New changes coming to Palau’s national marine sanctuary law

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Photo of the proposed area of the new domestic fishing zone of Palau. Photo courtesy of Palau International Coral Reef Center (PICRC).

Proposed amendments to the Palau National Marine Sanctuary Act (PNMS) to lift the export ban on pelagic fish and create a corridor to the high seas as the new boundary for the 20 percent Domestic Fishing Zone (DFZ) will be signed into law today (June 12).

The bill seeks to allow commercial exports of fish within the DFZ for its economic “vital revenue” from foreign fishing license fees and for Palau to also earn revenue from fish caught inside and exported from the domestic fishing zone.

It will also allow fish caught with long-line fishing to be exported commercially. In the current PNMS law, the DFZ only allows exports of fish caught by free school purse-seining.

The amendments also redefined the new boundaries of the domestic fishing zone have been reoriented splitting the adjacent 80% of the PNMS and allowing a corridor extending into the high seas.

The high seas corridor, the lawmakers said will allow local fishermen to have access to the fish. 

The corridor – boundaries start at 24-miles from the baseline where the exclusive economic zone is measured and encircles Ngeruangel, Kayangel, Babeldaob, Koror, Peleliu, Angaur and stretches outward from points to the north of Ngeruangel and the south of Angaur into the high seas in the west.

The bill further proposes to allow long-line fishing activity within the domestic fishing zone.

Senate Bill No. 10-157, SD1 has been transmitted to the House of Delegates after the Senate approval on June 3.

Expedited approval by the House of Delegates, and hence OEK passage, is expected as the amendments were the result of consultations between the president’s office and both OEK houses.

The lawmakers are seeking to allow commercial exports of fish within the DFZ for its economic “vital revenue” from foreign fishing license fees and for Palau to also earn revenue from fish caught inside and exported from the domestic fishing zone.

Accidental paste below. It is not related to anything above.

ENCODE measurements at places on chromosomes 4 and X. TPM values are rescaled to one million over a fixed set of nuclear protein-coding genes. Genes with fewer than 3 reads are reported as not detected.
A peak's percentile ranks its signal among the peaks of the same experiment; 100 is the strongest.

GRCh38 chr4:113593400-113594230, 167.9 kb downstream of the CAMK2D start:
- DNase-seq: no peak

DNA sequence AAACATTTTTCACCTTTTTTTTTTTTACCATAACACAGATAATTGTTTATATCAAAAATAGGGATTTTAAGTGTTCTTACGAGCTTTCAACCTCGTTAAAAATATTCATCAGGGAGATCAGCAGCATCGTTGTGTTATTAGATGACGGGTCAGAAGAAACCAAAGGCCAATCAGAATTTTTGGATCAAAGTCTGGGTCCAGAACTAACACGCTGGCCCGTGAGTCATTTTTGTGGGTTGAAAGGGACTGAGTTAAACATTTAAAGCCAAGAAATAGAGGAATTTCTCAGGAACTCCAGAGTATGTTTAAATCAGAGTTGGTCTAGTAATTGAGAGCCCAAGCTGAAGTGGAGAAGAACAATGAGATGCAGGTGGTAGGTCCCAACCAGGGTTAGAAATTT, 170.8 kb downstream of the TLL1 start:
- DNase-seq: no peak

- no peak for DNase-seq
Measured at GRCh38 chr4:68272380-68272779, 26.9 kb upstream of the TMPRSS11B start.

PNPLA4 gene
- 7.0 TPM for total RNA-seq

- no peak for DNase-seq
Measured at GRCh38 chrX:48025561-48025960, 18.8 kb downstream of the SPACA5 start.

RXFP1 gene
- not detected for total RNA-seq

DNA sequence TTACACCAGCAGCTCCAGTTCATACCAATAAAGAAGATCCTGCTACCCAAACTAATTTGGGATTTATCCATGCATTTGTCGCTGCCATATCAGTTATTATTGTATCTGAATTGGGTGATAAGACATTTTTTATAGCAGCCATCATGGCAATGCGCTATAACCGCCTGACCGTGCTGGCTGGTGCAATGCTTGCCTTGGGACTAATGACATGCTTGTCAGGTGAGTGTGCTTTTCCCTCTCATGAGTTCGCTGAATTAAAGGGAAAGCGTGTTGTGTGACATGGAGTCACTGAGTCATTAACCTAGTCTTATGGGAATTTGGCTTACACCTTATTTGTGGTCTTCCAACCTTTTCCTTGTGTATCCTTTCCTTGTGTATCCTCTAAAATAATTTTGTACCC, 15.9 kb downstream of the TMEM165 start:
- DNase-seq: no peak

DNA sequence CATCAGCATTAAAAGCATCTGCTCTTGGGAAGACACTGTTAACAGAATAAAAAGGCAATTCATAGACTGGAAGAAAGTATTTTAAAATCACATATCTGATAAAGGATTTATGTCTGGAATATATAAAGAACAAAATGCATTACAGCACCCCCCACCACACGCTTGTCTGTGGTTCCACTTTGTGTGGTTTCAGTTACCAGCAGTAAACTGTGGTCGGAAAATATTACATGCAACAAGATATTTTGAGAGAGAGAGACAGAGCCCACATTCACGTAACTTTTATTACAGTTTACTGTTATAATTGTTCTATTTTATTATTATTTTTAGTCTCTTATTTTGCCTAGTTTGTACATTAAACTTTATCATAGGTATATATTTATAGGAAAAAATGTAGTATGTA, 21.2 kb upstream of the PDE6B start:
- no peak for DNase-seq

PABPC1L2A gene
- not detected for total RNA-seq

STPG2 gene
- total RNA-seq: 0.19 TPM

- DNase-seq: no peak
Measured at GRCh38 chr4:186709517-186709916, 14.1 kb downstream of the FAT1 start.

It will allow fish caught with long-line fishing to be exported commercially. Currently, the domestic fishing zone allows exports only on free school purse-seining.

The new boundaries of the domestic fishing zone have been reoriented splitting the contiguous 80% of the PNMS no-take zone and allowing a corridor extending into the high seas. The corridor – boundaries start at 24-miles from the baseline where the exclusive economic zone is measured and encircles Ngeruangel, Kayangel, Babeldaob, Koror, Peleliu, Angaur and stretches outward from points to the north of Ngeruangel and the south of Angaur into the high seas in the west.

The 80 percent of Palau’s exclusive economic zone (EEZ) will still be a no-take zone but the designated domestic fishing zone will not be economically viable if it prohibits exports of the fish caught in the area.

The 24-mile baseline, meanwhile it will also allow the pole-and-line fishing operations to fish much closer to home instead of moving beyond the 50-mile radius.

The government said the amendments also in consultation with Japan who has made a request on behalf of small scale fishermen from Okinawa who traditionally fish down south into Palau’s exclusive economic zones.

All fish caught in the zone will have to be landed on Palau, but the fisheries minister can give exemptions to landing obligations.

The expected changes to the law are being introduced before the PNMS takes effect on January 1, 2020.

PNA member countries will now have access to Tokelau’s waters

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Photo: Francisco Blaha.

Tokelau and the Parties to the Nauru Agreement (PNA) member countries signed a memorandum of understanding (MOU) at last week’s meeting of PNA Ministers in Palau that allows the South Pacific territory to join the FSM Arrangement(FSMA), an agreement which allows parties domestic vessels who are licensed under the arrangement,  to access the fishing resources of other parties.

Tokelau is the latest participants, joining other signatories (Federated States of Micronesia, Marshall Islands, Nauru, Palau,  Papua New Guinea, and the Solomon Islands).